'There is no use trying,' said Alice; 'one can't believe impossible things.'
'I dare say you hadn't had much practice,' said the Queen. 'When I was your age, I always did it for half an hour a day. Why, sometimes I've believed as many as six impossible things before breakfast.' Lewis Carroll, Alice in Wonderland

To believe the impossible, to search for freedom and utopian energy in childlike imagination or the world of fairy tales and science fiction - these are some of the strategies employed by the artists presented at this year's festival. On screen, on stage or in the gallery you will recognise daring and rebellious girls like Alice in Wonderland, Pippi Longstocking or the riot girrrl Krawalla. The artists invite you to explore original universes, whether that of the ideal home (Milijana Babić), of Victorian girlishness and blood-drenched sea shanties (Dame Darcy) or of intimate confession and metaphysical encounter (Sub Rosa). Others will present more futuristic and erotic landscapes (Julie Nioche, Avatar Body Collision) or investigate the strength found in fairy tales and folk traditions (Uršula and Janez Ramoveš, Radio Študent). The common denominator in all these works is the desire to escape the constraints of the real, to search for a place of unconstrained creativity, pleasure and anarchic energy - and to explore sources for survival.
A belief in the impossible while confronting reality, the cold and brutal world of liberal capitalism, lies at the core of another group of works presented this year at City of Women. Documenting women's will to live, their strength and dignity as they face such desperate circumstances as unemployment, poverty, exploitation or imprisonment, these works offer a lesson in pride and true utopian energy. Though using very different media, all share a calm and concentrated formal language, revealing the tenacity and beauty of these women, as well as their (fragile) moments of solidarity.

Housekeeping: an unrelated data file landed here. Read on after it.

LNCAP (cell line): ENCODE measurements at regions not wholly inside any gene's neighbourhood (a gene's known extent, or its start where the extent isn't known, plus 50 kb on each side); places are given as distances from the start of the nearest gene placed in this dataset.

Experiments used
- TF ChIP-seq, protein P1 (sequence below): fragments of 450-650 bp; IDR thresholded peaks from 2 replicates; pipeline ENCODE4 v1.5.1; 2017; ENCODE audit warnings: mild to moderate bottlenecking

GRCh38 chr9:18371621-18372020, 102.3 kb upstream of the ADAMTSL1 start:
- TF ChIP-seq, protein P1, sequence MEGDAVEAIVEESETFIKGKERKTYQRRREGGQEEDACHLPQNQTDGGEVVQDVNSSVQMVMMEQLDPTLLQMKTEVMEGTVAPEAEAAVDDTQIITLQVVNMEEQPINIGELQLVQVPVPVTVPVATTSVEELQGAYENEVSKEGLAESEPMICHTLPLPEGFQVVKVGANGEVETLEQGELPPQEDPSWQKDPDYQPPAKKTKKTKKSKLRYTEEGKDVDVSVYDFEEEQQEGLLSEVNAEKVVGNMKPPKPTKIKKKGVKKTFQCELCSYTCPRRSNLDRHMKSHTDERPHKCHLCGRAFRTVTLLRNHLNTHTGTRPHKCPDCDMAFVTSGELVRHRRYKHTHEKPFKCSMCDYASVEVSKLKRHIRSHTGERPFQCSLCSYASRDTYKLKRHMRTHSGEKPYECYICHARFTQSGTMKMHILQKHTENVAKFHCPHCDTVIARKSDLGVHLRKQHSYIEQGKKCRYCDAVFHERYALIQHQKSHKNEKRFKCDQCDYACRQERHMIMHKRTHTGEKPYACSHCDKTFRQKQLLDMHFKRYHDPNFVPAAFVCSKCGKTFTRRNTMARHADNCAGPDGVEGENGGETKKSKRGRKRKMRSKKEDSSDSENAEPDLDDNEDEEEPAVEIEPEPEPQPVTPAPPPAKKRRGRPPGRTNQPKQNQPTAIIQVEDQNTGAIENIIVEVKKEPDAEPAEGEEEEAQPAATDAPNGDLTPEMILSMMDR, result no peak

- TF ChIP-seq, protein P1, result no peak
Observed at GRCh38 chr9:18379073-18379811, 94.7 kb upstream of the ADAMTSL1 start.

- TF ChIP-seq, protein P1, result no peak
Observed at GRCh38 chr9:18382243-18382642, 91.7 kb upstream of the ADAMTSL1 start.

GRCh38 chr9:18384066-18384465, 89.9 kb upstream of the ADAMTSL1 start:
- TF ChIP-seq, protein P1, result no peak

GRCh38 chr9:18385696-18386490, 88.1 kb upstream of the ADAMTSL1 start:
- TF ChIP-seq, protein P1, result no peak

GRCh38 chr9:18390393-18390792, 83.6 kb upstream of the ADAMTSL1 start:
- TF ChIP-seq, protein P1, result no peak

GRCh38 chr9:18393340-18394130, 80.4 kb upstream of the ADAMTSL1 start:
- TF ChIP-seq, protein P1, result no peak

Two exhibitions are dedicated to the women workers of the Slovene textile industry, which is undergoing a slow process of collapse: Marija Mojca Pungerčar's installation Singer (a Chorus of Women Textile Workers from Mirna Peč will perform at the opening) and Meta Krese's photo exhibition When Life Ends at 45. Kristina Leko's interactive Milk Project 2002-2003 is a political action, social documentary and artistic creation all at the same time, portraying some three hundred milkmaids from Zagreb who could lose their profession thanks to the European standardisation process.
Bénédicte Liénard's film ultimately reminds us that only solidarity can show us A Piece of Sky - solidarity between those who inhabit such seemingly opposed social worlds of exploitation and deprivation as the prison and the factory.

How do we combat global restructuring and the impoverishment of women? The forms of effective resistance and coalition-building we need and the kinds of struggles we face are the focus of a panel discussion, organised in collaboration with the Slovene Peace Institute.
Rounding out our journey through impossible worlds, City of Women will present a range of experimental musicians and composers who take their listeners into utterly unknown and improbable acoustical worlds, such as Kamilya Jubran with her fusion of European electrophonics, traditional Arabic sound, video-art and jazz; the dadaist sampling artist Vicki Bennett (aka People Like Us) and Semiconductor, who make films out of sound; the Norwegian noise duo Fe-mail; and Sicily's experimental singer Miriam Palma.
The Queen would be satisfied: City of Women will easily provide more than six opportunities to believe the impossible. And eventually, with enough practice, we might even transform 'believing in' into 'struggling for'. Come and practice with us!
Bettina Knaup, Sabina Potočki
program coordinators